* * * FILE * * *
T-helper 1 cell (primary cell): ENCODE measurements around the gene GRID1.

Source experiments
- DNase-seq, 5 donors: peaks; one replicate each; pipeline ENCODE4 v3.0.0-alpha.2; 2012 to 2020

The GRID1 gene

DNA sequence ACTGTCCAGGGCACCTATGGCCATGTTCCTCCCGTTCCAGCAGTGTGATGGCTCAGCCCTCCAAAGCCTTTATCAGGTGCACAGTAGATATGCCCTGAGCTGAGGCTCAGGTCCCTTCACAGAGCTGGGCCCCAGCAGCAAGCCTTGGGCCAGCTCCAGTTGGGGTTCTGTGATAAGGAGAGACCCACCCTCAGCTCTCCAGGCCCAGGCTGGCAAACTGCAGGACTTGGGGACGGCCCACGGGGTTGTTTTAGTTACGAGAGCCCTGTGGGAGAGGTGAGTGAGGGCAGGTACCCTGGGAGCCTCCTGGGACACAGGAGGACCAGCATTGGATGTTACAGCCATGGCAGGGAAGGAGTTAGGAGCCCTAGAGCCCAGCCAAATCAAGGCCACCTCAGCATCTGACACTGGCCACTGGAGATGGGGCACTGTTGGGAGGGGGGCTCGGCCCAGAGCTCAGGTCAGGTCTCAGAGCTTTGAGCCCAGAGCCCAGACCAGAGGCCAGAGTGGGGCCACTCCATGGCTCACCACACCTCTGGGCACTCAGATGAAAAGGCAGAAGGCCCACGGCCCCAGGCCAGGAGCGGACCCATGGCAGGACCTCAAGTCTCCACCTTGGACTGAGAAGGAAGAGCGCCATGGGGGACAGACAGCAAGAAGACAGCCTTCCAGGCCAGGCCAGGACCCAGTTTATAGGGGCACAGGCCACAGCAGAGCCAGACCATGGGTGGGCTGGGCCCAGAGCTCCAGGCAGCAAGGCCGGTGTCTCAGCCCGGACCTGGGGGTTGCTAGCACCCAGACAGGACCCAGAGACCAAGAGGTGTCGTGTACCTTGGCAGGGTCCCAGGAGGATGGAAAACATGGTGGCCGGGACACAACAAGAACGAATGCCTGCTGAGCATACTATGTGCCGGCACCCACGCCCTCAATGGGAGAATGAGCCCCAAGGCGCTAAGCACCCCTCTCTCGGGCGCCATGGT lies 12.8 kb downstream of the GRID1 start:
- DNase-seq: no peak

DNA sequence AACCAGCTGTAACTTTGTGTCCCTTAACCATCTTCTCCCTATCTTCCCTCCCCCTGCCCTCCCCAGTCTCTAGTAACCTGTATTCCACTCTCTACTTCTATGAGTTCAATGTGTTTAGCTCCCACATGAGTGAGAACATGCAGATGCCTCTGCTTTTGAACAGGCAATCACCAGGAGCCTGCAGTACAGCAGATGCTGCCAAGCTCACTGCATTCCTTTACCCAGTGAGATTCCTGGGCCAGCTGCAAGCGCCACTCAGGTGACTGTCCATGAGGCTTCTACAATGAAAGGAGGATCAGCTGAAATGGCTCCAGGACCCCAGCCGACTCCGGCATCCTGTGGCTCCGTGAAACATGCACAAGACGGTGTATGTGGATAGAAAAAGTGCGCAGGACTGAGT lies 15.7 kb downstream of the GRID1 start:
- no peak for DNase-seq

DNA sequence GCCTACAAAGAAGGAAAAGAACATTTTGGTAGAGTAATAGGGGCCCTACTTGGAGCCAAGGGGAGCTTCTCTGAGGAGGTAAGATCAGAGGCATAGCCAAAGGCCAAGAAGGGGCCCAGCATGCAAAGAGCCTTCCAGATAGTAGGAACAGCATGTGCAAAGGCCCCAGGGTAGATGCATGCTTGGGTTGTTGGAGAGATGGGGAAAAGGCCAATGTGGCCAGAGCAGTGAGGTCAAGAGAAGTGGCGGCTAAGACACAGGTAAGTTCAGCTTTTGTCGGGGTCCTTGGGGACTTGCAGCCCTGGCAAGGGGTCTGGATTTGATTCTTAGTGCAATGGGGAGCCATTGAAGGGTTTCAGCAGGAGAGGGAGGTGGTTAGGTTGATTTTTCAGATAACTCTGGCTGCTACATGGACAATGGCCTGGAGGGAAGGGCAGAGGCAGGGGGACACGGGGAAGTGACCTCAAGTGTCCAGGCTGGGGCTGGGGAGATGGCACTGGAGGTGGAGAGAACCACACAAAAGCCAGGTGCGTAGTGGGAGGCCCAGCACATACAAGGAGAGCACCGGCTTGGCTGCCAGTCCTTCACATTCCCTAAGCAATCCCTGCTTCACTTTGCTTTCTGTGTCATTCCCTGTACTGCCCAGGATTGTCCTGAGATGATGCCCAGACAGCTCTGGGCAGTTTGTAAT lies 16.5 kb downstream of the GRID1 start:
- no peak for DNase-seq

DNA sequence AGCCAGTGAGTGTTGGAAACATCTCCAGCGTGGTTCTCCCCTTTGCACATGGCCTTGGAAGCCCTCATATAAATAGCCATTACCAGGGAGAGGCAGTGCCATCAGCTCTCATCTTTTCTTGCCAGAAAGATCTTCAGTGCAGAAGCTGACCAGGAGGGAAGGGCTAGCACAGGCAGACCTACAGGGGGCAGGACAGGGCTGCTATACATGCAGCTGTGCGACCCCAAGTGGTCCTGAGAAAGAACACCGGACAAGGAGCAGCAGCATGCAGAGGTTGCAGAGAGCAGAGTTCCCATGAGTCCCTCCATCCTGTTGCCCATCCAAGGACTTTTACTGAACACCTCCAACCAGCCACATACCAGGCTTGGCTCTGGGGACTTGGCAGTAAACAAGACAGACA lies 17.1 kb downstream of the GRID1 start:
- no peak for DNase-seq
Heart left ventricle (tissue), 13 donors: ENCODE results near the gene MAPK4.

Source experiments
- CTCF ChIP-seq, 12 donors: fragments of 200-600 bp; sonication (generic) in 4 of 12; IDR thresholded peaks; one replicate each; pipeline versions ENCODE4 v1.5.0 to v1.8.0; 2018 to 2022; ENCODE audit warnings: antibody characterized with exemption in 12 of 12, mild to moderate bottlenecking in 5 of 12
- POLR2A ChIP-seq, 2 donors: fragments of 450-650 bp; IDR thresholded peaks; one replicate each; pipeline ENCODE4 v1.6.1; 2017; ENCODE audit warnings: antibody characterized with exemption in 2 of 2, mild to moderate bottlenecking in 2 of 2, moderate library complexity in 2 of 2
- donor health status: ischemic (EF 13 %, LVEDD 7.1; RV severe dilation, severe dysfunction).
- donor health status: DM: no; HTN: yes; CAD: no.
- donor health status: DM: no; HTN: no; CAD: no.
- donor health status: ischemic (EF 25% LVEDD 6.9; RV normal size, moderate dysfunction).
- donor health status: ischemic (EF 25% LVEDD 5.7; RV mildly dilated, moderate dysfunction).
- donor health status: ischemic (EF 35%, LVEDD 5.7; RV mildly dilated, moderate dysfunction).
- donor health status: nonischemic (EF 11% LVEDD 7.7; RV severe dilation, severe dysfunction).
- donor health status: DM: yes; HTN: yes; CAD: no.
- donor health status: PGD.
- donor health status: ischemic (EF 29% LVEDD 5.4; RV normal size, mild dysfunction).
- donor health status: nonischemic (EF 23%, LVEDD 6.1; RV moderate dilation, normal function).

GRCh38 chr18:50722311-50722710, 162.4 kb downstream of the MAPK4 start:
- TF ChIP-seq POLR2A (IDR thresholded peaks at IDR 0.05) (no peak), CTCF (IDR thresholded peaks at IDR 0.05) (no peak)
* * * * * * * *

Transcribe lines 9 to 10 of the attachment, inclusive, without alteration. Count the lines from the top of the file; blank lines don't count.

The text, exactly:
DNA sequence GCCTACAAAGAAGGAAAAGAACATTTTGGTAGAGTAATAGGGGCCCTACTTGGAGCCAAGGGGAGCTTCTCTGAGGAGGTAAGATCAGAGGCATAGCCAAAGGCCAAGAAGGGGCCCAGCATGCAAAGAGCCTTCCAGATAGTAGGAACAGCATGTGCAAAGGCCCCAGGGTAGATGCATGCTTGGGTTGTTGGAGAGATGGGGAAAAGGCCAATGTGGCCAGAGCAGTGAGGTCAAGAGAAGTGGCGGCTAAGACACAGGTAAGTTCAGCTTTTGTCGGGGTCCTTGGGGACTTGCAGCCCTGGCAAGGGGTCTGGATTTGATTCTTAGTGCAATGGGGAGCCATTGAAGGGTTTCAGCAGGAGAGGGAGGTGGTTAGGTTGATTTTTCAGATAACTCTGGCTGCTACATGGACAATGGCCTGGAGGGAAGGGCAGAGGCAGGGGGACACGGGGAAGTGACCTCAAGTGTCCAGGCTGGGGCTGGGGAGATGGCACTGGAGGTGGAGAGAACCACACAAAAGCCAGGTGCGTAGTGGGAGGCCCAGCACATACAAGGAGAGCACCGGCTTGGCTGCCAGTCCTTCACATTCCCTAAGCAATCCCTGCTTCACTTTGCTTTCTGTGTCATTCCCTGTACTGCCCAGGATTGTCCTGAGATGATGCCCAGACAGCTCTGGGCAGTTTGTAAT lies 16.5 kb downstream of the GRID1 start:
- no peak for DNase-seq